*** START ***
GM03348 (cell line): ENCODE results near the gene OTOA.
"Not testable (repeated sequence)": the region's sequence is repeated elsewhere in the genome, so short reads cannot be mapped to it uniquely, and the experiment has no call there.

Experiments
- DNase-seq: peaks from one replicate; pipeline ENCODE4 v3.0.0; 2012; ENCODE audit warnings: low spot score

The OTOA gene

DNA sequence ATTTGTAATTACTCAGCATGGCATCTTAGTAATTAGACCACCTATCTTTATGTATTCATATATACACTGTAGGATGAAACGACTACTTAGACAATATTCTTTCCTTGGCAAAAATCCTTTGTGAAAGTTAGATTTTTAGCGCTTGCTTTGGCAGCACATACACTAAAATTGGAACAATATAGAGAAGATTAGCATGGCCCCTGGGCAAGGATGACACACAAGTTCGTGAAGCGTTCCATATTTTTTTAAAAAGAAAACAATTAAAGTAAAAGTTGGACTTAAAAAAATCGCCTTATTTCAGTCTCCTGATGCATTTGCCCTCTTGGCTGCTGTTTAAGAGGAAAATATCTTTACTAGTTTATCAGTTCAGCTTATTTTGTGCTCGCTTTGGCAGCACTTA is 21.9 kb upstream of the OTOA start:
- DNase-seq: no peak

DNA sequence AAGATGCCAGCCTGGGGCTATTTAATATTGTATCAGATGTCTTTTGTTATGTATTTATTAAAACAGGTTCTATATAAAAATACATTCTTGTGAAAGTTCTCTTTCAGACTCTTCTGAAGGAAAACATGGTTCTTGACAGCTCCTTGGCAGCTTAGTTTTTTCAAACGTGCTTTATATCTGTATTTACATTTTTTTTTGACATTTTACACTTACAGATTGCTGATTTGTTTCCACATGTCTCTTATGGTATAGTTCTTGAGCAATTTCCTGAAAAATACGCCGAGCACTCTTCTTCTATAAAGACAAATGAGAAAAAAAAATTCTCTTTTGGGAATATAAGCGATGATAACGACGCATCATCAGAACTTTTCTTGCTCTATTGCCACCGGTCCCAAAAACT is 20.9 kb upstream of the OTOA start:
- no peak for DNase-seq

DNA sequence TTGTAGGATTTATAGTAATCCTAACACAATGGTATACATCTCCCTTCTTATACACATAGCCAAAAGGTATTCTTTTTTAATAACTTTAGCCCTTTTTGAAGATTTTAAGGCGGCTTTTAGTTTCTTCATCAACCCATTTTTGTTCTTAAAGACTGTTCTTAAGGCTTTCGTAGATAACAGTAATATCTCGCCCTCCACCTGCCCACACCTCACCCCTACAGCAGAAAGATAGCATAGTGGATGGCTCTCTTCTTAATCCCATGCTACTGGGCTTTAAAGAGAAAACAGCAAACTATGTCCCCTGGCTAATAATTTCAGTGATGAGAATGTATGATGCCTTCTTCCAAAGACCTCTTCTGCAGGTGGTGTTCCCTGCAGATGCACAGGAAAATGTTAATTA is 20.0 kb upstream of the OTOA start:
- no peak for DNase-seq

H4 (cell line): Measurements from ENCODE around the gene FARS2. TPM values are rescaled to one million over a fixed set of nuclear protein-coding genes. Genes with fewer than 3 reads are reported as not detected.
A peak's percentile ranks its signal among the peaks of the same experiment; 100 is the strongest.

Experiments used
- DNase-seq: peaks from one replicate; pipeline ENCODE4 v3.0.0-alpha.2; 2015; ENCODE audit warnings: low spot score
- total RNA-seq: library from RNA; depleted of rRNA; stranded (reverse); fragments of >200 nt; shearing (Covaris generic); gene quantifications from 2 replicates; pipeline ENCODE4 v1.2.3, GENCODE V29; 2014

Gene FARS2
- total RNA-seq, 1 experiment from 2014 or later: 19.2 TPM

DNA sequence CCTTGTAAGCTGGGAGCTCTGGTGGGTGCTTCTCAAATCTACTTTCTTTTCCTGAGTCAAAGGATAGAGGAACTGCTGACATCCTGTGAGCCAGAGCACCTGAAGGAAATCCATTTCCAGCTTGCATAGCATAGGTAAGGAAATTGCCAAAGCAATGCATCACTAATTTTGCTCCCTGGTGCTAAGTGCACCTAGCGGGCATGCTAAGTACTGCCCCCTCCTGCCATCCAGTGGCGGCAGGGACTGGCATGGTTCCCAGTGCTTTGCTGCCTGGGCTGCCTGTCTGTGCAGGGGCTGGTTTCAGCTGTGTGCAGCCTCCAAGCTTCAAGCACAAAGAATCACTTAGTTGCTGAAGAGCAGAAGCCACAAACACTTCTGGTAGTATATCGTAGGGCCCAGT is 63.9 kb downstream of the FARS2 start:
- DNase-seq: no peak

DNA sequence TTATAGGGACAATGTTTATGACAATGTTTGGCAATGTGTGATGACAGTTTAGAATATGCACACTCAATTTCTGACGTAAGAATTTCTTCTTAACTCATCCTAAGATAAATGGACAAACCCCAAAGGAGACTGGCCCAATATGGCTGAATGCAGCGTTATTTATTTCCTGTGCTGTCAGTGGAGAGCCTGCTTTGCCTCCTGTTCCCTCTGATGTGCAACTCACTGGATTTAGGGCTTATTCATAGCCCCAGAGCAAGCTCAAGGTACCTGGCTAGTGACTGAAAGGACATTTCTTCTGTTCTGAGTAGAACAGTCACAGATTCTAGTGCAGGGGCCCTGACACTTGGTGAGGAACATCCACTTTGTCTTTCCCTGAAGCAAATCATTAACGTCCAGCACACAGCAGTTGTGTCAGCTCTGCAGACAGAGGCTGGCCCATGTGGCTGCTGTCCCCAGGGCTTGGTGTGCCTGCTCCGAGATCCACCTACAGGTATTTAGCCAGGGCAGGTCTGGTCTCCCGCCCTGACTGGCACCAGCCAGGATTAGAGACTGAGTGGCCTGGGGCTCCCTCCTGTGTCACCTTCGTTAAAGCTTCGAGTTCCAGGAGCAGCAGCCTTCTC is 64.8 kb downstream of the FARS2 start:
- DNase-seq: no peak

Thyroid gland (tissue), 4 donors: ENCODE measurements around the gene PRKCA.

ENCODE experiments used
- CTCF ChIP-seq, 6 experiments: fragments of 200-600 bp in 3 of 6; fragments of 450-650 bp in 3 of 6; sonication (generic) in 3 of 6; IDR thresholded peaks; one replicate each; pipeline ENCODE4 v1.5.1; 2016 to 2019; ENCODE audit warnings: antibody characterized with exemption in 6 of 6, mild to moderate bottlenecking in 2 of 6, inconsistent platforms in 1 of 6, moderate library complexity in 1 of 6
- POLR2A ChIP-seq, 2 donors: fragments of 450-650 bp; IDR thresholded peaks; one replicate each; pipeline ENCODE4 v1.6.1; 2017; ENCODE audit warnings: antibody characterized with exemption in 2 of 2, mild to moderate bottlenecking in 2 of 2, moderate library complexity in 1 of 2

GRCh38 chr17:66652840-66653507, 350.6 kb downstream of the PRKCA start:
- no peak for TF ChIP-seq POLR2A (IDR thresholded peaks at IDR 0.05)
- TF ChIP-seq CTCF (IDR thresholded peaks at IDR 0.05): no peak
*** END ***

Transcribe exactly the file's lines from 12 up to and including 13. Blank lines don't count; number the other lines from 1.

H4 (cell line): Measurements from ENCODE around the gene FARS2. TPM values are rescaled to one million over a fixed set of nuclear protein-coding genes. Genes with fewer than 3 reads are reported as not detected.
A peak's percentile ranks its signal among the peaks of the same experiment; 100 is the strongest.